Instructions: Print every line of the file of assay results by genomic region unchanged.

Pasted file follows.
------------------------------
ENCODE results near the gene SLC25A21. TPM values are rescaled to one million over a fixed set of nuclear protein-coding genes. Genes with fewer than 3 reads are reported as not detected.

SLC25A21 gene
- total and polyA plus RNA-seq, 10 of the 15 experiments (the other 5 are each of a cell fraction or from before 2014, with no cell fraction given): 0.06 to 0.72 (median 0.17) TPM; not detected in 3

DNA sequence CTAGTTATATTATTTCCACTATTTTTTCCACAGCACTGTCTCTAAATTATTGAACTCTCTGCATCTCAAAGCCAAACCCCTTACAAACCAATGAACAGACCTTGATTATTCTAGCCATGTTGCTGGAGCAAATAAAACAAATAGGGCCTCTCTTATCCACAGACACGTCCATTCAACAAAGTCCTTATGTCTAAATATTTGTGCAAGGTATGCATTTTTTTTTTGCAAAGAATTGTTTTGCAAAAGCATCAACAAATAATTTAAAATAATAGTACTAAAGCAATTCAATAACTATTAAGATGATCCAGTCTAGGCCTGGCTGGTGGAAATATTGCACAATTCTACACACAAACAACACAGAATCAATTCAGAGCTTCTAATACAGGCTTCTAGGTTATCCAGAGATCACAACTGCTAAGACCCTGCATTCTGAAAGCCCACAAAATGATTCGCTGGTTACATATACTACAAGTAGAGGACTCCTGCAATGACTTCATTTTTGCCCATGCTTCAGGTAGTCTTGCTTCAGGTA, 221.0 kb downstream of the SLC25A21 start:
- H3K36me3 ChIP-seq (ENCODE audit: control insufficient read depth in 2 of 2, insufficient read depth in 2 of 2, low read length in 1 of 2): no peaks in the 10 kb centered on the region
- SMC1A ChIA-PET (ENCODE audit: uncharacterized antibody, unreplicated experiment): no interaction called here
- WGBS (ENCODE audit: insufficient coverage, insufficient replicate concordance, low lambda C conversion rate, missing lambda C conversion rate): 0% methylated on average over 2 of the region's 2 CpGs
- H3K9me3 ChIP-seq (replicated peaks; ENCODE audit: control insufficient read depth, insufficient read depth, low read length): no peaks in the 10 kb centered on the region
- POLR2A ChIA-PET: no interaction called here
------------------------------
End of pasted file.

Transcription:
ENCODE results near the gene SLC25A21. TPM values are rescaled to one million over a fixed set of nuclear protein-coding genes. Genes with fewer than 3 reads are reported as not detected.

SLC25A21 gene
- total and polyA plus RNA-seq, 10 of the 15 experiments (the other 5 are each of a cell fraction or from before 2014, with no cell fraction given): 0.06 to 0.72 (median 0.17) TPM; not detected in 3

DNA sequence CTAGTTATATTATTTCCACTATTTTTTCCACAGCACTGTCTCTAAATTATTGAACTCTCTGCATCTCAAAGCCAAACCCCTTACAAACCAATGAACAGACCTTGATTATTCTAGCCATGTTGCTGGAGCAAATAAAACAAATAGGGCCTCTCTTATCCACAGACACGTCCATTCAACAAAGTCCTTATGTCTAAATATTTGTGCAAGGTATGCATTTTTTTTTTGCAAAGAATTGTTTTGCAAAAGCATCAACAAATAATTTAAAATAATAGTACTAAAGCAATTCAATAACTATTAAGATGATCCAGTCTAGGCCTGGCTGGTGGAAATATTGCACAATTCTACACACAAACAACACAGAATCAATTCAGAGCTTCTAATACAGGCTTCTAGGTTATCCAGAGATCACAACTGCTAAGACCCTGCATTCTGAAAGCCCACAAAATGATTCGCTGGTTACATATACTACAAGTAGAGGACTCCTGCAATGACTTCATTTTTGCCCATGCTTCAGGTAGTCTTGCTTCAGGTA, 221.0 kb downstream of the SLC25A21 start:
- H3K36me3 ChIP-seq (ENCODE audit: control insufficient read depth in 2 of 2, insufficient read depth in 2 of 2, low read length in 1 of 2): no peaks in the 10 kb centered on the region
- SMC1A ChIA-PET (ENCODE audit: uncharacterized antibody, unreplicated experiment): no interaction called here
- WGBS (ENCODE audit: insufficient coverage, insufficient replicate concordance, low lambda C conversion rate, missing lambda C conversion rate): 0% methylated on average over 2 of the region's 2 CpGs
- H3K9me3 ChIP-seq (replicated peaks; ENCODE audit: control insufficient read depth, insufficient read depth, low read length): no peaks in the 10 kb centered on the region
- POLR2A ChIA-PET: no interaction called here